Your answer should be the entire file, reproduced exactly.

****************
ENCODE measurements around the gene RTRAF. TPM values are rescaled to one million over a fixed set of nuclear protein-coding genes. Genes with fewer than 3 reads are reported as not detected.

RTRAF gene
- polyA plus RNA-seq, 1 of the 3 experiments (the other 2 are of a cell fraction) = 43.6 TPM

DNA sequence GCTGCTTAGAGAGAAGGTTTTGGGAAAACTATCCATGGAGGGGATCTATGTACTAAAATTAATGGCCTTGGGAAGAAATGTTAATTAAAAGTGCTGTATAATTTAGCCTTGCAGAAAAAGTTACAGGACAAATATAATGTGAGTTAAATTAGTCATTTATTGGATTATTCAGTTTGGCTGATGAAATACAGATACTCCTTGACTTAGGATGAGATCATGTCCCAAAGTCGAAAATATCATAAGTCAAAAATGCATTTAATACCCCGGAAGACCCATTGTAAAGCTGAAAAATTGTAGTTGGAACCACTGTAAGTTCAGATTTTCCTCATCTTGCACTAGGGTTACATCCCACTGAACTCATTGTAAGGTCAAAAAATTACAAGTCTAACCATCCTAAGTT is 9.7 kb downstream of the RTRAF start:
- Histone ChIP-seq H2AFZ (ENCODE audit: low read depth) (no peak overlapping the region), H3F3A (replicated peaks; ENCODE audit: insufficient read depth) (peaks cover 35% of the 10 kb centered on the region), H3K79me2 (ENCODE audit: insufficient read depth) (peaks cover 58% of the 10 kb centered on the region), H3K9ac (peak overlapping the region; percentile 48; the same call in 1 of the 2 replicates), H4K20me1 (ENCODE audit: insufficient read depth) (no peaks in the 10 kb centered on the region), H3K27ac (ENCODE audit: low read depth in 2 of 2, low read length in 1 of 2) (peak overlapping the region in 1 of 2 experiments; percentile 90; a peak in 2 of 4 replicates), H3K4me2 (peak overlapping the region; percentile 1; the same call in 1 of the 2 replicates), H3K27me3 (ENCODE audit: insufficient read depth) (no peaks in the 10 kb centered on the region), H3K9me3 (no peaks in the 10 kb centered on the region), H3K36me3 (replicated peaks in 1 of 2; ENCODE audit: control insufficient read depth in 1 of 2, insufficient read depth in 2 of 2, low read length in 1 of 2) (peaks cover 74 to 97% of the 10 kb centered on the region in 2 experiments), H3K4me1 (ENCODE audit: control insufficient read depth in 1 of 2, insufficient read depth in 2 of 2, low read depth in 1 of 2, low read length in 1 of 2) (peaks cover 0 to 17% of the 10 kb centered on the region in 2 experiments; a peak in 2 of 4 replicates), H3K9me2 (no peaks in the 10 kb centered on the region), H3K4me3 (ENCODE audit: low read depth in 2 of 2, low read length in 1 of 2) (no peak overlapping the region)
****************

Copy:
ENCODE measurements around the gene RTRAF. TPM values are rescaled to one million over a fixed set of nuclear protein-coding genes. Genes with fewer than 3 reads are reported as not detected.

RTRAF gene
- polyA plus RNA-seq, 1 of the 3 experiments (the other 2 are of a cell fraction) = 43.6 TPM

DNA sequence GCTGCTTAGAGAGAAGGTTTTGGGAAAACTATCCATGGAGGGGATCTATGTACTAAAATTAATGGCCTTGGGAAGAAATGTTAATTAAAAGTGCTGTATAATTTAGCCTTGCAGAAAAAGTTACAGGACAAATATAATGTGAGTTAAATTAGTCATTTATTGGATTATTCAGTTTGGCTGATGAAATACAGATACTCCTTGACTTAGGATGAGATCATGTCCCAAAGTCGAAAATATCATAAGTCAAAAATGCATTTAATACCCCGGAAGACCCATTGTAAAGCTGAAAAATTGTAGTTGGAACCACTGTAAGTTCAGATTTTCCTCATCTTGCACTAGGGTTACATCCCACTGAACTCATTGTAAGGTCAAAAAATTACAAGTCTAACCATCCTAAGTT is 9.7 kb downstream of the RTRAF start:
- Histone ChIP-seq H2AFZ (ENCODE audit: low read depth) (no peak overlapping the region), H3F3A (replicated peaks; ENCODE audit: insufficient read depth) (peaks cover 35% of the 10 kb centered on the region), H3K79me2 (ENCODE audit: insufficient read depth) (peaks cover 58% of the 10 kb centered on the region), H3K9ac (peak overlapping the region; percentile 48; the same call in 1 of the 2 replicates), H4K20me1 (ENCODE audit: insufficient read depth) (no peaks in the 10 kb centered on the region), H3K27ac (ENCODE audit: low read depth in 2 of 2, low read length in 1 of 2) (peak overlapping the region in 1 of 2 experiments; percentile 90; a peak in 2 of 4 replicates), H3K4me2 (peak overlapping the region; percentile 1; the same call in 1 of the 2 replicates), H3K27me3 (ENCODE audit: insufficient read depth) (no peaks in the 10 kb centered on the region), H3K9me3 (no peaks in the 10 kb centered on the region), H3K36me3 (replicated peaks in 1 of 2; ENCODE audit: control insufficient read depth in 1 of 2, insufficient read depth in 2 of 2, low read length in 1 of 2) (peaks cover 74 to 97% of the 10 kb centered on the region in 2 experiments), H3K4me1 (ENCODE audit: control insufficient read depth in 1 of 2, insufficient read depth in 2 of 2, low read depth in 1 of 2, low read length in 1 of 2) (peaks cover 0 to 17% of the 10 kb centered on the region in 2 experiments; a peak in 2 of 4 replicates), H3K9me2 (no peaks in the 10 kb centered on the region), H3K4me3 (ENCODE audit: low read depth in 2 of 2, low read length in 1 of 2) (no peak overlapping the region)